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The ACCU passes on review copies of computer books to its members for them to review. The result is a large, high quality collection of book reviews by programmers, for programmers. Currently there are 1918 reviews in the database and more every month.
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Title:
Modern Perl Programming
Author:
Michael Saltzman
ISBN:
0 13 008965 6
Publisher:
Prentice Hall
Pages:
340pp
Price:
£31-99
Reviewer:
Pete Goodliffe
Subject:
perl
Appeared in:
14-6
This is a good, considered introduction to Perl programming. Presented in a tutorial style, it has clearly been thought through carefully, well arranged and laid out sensitively.

It begins with a well-paced introduction to the language in chapters 1-7. This is not the most suitable introduction for a new programmer, but if you already know a programming language reasonably well it is pitched at the right level. There is no time wasted by labouring points, but everything is explained clearly and in sufficient detail.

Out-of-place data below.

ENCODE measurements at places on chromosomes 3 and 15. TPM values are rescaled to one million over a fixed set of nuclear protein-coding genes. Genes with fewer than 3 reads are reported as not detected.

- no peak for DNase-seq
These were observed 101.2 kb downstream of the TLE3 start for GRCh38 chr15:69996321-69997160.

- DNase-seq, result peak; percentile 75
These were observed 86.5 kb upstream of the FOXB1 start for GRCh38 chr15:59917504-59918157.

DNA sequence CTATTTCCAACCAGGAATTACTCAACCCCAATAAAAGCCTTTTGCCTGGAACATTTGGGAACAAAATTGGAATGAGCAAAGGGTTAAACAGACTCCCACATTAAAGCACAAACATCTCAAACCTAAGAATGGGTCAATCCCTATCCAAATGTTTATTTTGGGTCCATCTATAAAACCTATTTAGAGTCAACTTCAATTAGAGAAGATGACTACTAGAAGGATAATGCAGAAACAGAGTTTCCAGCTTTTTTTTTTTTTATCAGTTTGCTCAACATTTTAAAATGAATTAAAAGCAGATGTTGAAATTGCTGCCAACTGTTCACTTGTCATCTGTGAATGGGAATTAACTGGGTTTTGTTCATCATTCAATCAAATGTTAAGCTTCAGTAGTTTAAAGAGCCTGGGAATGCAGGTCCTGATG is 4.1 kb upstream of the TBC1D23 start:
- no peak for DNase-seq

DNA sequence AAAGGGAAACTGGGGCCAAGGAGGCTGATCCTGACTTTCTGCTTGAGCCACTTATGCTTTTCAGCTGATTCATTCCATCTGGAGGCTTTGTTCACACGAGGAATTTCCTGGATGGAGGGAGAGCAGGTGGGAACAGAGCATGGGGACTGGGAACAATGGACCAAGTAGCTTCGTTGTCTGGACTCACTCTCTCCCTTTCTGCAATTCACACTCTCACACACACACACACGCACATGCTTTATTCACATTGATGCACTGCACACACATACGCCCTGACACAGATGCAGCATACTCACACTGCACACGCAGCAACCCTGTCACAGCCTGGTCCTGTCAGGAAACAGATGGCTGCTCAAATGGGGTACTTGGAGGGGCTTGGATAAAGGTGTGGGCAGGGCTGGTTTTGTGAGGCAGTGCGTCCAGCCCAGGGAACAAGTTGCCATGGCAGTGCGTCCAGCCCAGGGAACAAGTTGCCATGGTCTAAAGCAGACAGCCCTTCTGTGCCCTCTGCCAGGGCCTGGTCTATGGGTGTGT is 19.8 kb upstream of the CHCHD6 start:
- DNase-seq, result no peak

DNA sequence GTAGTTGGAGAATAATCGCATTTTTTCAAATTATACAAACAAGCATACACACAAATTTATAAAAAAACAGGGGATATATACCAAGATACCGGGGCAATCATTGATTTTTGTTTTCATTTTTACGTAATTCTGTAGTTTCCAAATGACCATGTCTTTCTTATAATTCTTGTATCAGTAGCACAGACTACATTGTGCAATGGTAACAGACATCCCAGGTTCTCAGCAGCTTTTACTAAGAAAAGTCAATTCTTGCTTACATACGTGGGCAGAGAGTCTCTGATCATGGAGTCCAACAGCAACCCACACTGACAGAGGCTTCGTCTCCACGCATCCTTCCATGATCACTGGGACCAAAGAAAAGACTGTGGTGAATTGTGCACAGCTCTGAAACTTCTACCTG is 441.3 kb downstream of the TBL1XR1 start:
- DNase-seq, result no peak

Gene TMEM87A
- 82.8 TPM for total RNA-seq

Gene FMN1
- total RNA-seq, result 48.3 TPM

In line with the book's title, Perl references and object-oriented programming in Perl are given good coverage. The OO section will only really make much sense to those who already understand the principles, but with this foundation it is a clear description.

Other 'advanced' topics covered include network programming, writing CGI scripts, GUI work, database interfacing and a crucial chapter on Perl debugging. None of these chapters will make you an expert in their field, however they are each a good introduction to get you up to speed.

The one real downside to this book is inherent in Perl itself; the language is so large and has such a bewildering array of built-in functions and extension modules that it's difficult to cover them all in a tutorial-style book and this book doesn't. When you get into some serious Perl programming you'll want to stray outside of the scope of the text. That's inevitable.

So we haven't replaced the Camel book here. The real shame, though, is that the book doesn't provide any further routes into information available. Clear pointers to other books, www.perl.com and www.perldoc.com would be invaluable and most definitely a description of perldoc (and how to use it) should be mandatory. It would also be helpful to have a section providing a quick overview of some of the commonly used Perl modules, so the reader could get a flavour of which wheels have already been invented.

That said, this is still a recommended book, take a look if you're about to step out in Perl development.